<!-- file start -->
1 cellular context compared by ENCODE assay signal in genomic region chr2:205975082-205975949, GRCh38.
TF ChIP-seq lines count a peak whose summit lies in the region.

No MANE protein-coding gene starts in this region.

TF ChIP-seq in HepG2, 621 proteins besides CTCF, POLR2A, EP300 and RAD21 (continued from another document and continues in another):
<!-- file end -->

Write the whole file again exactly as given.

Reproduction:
1 cellular context compared by ENCODE assay signal in genomic region chr2:205975082-205975949, GRCh38.
TF ChIP-seq lines count a peak whose summit lies in the region.

No MANE protein-coding gene starts in this region.

TF ChIP-seq in HepG2, 621 proteins besides CTCF, POLR2A, EP300 and RAD21 (continued from another document and continues in another):